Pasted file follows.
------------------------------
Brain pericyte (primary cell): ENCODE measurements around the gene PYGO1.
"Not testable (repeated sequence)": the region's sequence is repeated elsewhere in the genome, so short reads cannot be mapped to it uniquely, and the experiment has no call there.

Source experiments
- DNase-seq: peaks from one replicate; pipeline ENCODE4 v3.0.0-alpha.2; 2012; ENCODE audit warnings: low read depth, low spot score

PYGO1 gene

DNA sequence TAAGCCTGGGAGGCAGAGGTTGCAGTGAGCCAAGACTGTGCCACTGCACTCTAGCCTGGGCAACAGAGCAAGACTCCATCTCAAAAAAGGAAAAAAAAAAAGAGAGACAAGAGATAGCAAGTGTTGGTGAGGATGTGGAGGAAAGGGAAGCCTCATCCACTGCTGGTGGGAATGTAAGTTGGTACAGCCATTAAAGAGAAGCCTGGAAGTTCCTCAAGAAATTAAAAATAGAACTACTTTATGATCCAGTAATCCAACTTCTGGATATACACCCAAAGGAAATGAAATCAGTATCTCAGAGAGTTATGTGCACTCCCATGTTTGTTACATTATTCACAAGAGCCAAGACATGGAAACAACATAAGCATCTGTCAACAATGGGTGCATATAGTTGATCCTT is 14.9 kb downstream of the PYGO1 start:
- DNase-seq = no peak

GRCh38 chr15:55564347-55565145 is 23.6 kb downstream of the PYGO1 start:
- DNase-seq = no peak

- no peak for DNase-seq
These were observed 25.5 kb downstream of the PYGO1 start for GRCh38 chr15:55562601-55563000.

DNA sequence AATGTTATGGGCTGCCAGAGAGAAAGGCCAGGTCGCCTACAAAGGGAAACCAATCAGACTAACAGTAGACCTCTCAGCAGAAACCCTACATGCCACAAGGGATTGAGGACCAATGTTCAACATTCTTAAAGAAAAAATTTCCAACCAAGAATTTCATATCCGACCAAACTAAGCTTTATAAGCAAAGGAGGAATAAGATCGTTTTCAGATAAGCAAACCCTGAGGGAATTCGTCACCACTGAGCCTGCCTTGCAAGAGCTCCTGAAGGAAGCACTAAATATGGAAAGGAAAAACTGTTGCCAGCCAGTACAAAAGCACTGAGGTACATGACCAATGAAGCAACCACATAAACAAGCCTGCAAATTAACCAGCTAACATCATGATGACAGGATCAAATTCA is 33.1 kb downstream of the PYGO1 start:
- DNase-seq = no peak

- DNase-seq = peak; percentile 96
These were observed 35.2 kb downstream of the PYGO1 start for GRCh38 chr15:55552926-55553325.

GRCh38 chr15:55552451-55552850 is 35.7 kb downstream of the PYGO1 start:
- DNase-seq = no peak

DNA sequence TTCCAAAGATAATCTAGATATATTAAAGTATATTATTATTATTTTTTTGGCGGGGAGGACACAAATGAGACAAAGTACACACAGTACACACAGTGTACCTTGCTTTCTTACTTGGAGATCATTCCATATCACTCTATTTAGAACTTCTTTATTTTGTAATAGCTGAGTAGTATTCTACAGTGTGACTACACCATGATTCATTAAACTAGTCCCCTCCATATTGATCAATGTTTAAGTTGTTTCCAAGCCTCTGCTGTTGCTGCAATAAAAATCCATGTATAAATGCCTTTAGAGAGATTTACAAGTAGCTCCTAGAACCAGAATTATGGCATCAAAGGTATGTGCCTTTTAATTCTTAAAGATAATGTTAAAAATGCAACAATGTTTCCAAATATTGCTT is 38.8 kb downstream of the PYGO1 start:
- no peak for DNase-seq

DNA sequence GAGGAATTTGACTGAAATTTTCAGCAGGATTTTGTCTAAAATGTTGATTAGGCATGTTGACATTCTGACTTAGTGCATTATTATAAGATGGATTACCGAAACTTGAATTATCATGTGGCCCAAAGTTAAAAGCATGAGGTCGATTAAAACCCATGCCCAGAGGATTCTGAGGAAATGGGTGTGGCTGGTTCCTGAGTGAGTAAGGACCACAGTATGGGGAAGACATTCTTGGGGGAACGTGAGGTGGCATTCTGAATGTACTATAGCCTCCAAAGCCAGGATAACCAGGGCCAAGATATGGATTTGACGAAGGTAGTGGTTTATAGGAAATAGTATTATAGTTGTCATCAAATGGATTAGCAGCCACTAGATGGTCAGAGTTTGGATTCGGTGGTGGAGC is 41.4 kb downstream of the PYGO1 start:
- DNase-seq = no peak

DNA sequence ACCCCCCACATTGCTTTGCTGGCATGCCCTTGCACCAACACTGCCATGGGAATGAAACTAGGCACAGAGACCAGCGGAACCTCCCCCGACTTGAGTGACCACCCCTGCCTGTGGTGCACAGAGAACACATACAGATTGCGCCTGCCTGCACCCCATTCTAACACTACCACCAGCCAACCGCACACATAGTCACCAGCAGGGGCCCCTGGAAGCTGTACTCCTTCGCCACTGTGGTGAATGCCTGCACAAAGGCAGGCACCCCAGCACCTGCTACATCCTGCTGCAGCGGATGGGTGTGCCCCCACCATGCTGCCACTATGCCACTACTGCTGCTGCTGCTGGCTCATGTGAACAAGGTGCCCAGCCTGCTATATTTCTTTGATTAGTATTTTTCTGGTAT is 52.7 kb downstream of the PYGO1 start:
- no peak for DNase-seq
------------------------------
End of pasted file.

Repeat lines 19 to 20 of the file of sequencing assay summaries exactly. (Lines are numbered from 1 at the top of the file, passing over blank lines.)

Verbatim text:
- no peak for DNase-seq

DNA sequence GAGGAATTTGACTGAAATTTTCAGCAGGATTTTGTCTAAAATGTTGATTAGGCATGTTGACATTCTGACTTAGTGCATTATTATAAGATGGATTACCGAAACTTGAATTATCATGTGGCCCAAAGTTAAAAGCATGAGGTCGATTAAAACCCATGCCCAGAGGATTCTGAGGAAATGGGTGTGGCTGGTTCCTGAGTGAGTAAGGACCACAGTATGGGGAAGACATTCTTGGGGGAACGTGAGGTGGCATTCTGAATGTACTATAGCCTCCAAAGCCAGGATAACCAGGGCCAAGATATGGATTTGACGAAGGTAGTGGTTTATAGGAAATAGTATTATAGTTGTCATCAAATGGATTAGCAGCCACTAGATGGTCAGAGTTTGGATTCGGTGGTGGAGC is 41.4 kb downstream of the PYGO1 start: